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lazy_vacuum_heap()'s removal of HEAPTUPLE_DEAD tuples

From: Noah Misch <noah(at)leadboat(dot)com>
To: pgsql-hackers(at)postgresql(dot)org
Subject: lazy_vacuum_heap()'s removal of HEAPTUPLE_DEAD tuples
Date: 2013-01-08 02:49:57
Message-ID: (view raw, whole thread or download thread mbox)
Lists: pgsql-hackers
Per this comment in lazy_scan_heap(), almost all tuple removal these days
happens in heap_page_prune():

					 * Ordinarily, DEAD tuples would have been removed by
					 * heap_page_prune(), but it's possible that the tuple
					 * state changed since heap_page_prune() looked.  In
					 * particular an INSERT_IN_PROGRESS tuple could have
					 * changed to DEAD if the inserter aborted.  So this
					 * cannot be considered an error condition.

vacuumlazy.c remains responsible for noticing the LP_DEAD line pointers left
by heap_page_prune(), removing corresponding index entries, and marking those
line pointers LP_UNUSED.

Nonetheless, lazy_vacuum_heap() retains the ability to remove actual
HEAPTUPLE_DEAD tuples and reclaim their LP_NORMAL line pointers.  This support
gets exercised only in the scenario described in the above comment.  For hot
standby, this capability requires its own WAL record, XLOG_HEAP2_CLEANUP_INFO,
to generate the necessary conflicts[1].  There is a bug in lazy_scan_heap()'s
bookkeeping for the xid to place in that WAL record.  Each call to
heap_page_prune() simply overwrites vacrelstats->latestRemovedXid, but
lazy_scan_heap() expects it to only ever increase the value.  I have a
attached a minimal fix to be backpatched.  It has lazy_scan_heap() ignore
heap_page_prune()'s actions for the purpose of this conflict xid, because
heap_page_prune() emitted an XLOG_HEAP2_CLEAN record covering them.

At that point in the investigation, I realized that the cost of being able to
remove entire tuples in lazy_vacuum_heap() greatly exceeds the benefit.
Again, the benefit is being able to remove tuples whose inserting transaction
aborted between the HeapTupleSatisfiesVacuum() call in heap_page_prune() and
the one in lazy_scan_heap().  To make that possible, lazy_vacuum_heap() grabs
a cleanup lock, calls PageRepairFragmentation(), and emits a WAL record for
every page containing LP_DEAD line pointers or HEAPTUPLE_DEAD tuples.  If we
take it out of the business of removing tuples, lazy_vacuum_heap() can skip
WAL and update lp_flags under a mere shared lock.  The second attached patch,
for HEAD, implements that.  Besides optimizing things somewhat, it simplifies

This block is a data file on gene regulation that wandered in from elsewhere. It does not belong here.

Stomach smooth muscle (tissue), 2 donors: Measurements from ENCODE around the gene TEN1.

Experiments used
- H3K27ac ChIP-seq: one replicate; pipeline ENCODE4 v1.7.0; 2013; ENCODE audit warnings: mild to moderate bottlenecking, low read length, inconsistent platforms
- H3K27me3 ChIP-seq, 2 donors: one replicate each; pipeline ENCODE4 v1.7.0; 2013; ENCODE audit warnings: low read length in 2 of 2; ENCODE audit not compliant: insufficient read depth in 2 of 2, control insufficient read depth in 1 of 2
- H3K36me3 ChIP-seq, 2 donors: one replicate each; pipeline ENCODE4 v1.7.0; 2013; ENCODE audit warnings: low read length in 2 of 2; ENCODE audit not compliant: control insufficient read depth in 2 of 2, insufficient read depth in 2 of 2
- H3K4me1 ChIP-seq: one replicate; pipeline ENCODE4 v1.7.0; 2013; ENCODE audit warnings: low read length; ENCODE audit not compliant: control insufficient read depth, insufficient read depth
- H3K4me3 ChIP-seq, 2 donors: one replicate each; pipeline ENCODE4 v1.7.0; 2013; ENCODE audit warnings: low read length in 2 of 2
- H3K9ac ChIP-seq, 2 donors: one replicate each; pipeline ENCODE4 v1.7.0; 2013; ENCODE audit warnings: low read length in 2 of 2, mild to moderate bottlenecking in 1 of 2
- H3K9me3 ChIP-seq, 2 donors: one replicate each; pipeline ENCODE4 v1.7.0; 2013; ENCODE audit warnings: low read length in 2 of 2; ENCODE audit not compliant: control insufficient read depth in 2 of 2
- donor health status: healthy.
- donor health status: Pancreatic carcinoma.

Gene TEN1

the code and removes rarely-tested branches.  (This patch supersedes the
backpatch-oriented patch rather than stacking with it.)

The bookkeeping behind the "page containing dead tuples is marked as
all-visible in relation" warning is also faulty; it only fires when
lazy_heap_scan() saw the HEAPTUPLE_DEAD tuple; again, heap_page_prune() will
be the one to see it in almost every case.  I changed the warning to fire
whenever the table cannot be marked all-visible for a reason other than the
presence of too-recent live tuples.

I considered renaming lazy_vacuum_heap() to lazy_heap_clear_dead_items(),
reflecting its narrower role.  Ultimately, I left function names unchanged.

This patch conflicts textually with Pavan's "Setting visibility map in
VACUUM's second phase" patch, but I don't see any conceptual incompatibility.

I can't give a simple statement of the performance improvement here.  The
XLOG_HEAP2_CLEAN record is fairly compact, so the primary benefit of avoiding
it is the possibility of avoiding a full-page image.  For example, if a
checkpoint lands just before the VACUUM and again during the index-cleaning
phase (assume just one such phase in this example), this patch reduces
heap-related WAL volume by almost 50%.  Improvements as extreme as 2% and 97%
are possible given other timings of checkpoints relatively to the VACUUM.  In
general, expect this to help VACUUMs spanning several checkpoint cycles more
than it helps shorter VACUUMs.  I have attached a script I used as a reference
workload for testing different checkpoint timings.  There should also be some
improvement from keeping off WALInsertLock, not requiring WAL flushes to evict
from the ring buffer during the lazy_vacuum_heap() phase, and not taking a
second buffer cleanup lock.  I did not attempt to quantify those.


[1] Normally, heap_page_prune() removes the tuple first (leaving an LP_DEAD
line pointer), and vacuumlazy.c removes index entries afterward.  When the
removal happens in this order, the XLOG_HEAP2_CLEAN record takes care of
conflicts.  However, in the rarely-used code path, we remove the index entries
before removing the tuple.  XLOG_HEAP2_CLEANUP_INFO conflicts with standby
snapshots that might need the vanishing index entries.

Attachment: heap-cleanup-info-backpatch-v1.patch
Description: text/plain (1.0 KB)
Attachment: lazy_vacuum_heap-simplify-v1.patch
Description: text/plain (38.4 KB)
Attachment: vacuum-wal-usage.sql
Description: text/plain (556 bytes)


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